When Rowdy and Junior play one-on-one at the end of the book—and they don’t keep score—how is their friendship solidified by their deep knowing of who they are and what they come from?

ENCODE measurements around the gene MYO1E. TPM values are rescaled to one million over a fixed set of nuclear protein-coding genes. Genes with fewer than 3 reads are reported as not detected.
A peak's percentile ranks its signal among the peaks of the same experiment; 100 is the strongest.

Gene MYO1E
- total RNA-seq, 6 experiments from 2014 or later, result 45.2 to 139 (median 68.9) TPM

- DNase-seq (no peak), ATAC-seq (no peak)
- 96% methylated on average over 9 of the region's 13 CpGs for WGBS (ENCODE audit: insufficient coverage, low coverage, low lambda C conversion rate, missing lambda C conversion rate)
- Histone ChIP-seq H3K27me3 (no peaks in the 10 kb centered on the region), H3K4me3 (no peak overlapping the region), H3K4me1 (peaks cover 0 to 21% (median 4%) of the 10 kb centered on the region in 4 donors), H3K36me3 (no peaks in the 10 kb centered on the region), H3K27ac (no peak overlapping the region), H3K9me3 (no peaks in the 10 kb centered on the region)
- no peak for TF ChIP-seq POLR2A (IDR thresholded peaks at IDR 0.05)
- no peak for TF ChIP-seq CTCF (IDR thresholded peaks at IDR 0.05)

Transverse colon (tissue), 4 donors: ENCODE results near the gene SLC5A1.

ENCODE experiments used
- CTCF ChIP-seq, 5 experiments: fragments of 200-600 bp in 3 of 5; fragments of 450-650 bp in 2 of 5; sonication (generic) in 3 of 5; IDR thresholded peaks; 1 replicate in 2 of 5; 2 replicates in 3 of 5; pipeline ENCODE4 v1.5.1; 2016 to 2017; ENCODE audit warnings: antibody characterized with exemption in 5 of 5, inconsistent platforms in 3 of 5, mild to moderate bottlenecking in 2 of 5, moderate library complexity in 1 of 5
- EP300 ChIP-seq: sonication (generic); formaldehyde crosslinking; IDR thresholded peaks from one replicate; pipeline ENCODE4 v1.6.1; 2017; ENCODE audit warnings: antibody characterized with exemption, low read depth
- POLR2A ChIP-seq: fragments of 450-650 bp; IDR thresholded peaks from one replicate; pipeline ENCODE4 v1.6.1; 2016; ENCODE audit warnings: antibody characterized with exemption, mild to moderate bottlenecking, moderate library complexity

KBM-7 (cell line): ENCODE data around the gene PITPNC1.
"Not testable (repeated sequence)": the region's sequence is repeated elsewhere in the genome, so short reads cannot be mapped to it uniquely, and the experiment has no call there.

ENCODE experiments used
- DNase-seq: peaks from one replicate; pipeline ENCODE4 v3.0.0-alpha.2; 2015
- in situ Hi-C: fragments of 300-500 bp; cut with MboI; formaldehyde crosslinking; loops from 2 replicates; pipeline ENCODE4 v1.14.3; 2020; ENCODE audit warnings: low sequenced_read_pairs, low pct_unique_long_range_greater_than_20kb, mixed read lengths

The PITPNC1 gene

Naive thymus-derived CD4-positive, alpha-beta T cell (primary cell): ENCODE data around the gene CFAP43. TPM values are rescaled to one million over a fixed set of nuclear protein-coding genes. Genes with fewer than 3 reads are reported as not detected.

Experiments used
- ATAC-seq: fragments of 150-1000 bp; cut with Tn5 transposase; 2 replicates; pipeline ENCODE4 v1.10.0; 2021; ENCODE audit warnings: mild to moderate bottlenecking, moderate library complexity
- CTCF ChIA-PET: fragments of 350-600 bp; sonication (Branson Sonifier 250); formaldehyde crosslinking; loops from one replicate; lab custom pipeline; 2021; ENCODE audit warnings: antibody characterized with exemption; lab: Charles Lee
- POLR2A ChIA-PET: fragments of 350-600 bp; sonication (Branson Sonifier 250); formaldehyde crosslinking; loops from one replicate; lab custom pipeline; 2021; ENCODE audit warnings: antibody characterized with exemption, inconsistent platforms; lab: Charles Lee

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When Rowdy goes to Junior's house and the two play one on one, we are able to see that Rowdy is finally able to overcome the distance that has grown between them. Even though this final scene shows how Junior feels as though he is a part of his tribe once more, it also becomes clear that everyone in Wellpinit, including Rowdy, can see that Junior will not stay there. Rowdy, however, contextualizes Junior's aspirations within the Indian tradition: he is a nomad like their ancestors were before settlers trapped them on reservations and stripped away their hope. By making this comparison, Rowdy shows Junior that he can be an Indian and be successful, as long as he remembers where he comes from.